Caracas, Apr 19 (EFE).- Nicolas Maduro was sworn-in here Friday as Venezuela's president even as the CNE electoral board prepared to review all the ballots from last weekend's election in response to opposition demands.
Voters in the oil-rich Andean nation went to the polls Sunday to choose someone to serve out the 2013-2019 term of left-leaning nationalist President Hugo Chavez, who died last month after nearly 14 years in office.
Maduro, who became acting president when Chavez died, defeated Capriles by 50.78 percent to 48.95 percent amid turnout of 79 percent, according to the CNE, which Tuesday proclaimed Maduro as president-elect.
The Venezuelan electoral system relies on electronic voting backed up by paper ballots and the CNE automatically reviews a random sample of 54 percent of the votes to detect discrepancies between the electronic tabulation and the paper records.
But Capriles said he would not accept the outcome without a full recount, and the CNE agreed late Thursday to review 100 percent of the vote.
The inauguration took place Friday as scheduled, with 17 heads of state and government in attendance, mostly from Latin America.
Sixty-five opposition lawmakers boycotted the ceremony in the National Assembly.
Maduro, a 50-year-old former bus driver and union leader, expressed an openness to dialogue with his opponents, yet he likened Capriles to Pedro Carmona, the businessman who led a short-lived junta during the abortive April 2002 coup against Chavez.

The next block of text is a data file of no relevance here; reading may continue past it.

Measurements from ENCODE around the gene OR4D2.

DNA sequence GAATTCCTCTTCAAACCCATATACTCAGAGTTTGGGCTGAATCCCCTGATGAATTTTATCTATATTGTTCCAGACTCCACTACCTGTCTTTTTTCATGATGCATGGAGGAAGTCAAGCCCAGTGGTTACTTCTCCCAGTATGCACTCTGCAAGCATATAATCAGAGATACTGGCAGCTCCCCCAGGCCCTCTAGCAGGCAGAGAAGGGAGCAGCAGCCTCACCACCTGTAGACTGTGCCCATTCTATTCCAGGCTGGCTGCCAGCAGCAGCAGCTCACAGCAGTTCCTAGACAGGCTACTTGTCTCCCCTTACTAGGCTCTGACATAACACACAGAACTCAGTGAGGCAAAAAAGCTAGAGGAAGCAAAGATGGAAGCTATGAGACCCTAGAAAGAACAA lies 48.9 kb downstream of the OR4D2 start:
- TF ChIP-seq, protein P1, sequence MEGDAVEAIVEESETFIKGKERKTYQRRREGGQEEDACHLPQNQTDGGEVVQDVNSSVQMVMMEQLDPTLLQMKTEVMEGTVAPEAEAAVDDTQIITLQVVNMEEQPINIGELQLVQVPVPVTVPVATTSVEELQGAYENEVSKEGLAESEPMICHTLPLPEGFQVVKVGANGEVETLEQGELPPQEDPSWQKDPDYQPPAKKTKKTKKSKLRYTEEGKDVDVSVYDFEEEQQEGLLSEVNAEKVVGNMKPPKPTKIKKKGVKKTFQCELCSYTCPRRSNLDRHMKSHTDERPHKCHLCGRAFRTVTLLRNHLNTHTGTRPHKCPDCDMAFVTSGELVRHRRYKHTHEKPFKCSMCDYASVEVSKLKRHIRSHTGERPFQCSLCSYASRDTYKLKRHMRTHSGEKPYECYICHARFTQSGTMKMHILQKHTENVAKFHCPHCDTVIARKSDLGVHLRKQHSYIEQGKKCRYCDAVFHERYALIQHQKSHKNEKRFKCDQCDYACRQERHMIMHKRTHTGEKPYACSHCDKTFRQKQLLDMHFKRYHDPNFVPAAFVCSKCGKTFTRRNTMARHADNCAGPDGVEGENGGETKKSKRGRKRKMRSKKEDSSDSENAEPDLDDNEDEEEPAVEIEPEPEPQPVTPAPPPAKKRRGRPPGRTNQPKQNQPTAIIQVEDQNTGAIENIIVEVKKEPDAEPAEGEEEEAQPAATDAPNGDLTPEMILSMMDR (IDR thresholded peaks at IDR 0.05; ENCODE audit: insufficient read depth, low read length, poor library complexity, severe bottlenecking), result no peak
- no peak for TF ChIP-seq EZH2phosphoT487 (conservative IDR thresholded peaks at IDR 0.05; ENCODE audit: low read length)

"I am willing to talk even to the devil, may God forgive me, even with the new Carmona if it is necessary in order for him to cease his hatred against me, against the people," the new president said in his inaugural address.
Eight people - seven of them Maduro supporters - were killed and 61 others injured early this week in post-election violence.
"I extend my hand to you, I want to work with you," Maduro said Friday, addressing those who voted for Capriles, though he branded a portion of the opposition as racist and fascist.
Maduro's speech was briefly interrupted by a man who leapt up on the platform, grabbed the microphone and shouted: "Nicolas, I am Yohendri. Help me, please."
"The security has failed, absolutely," Maduro acknowledged immediately after the incident. "They could have shot me here."
The president later wondered aloud about the intruder's level of desperation and said he would talk to the man.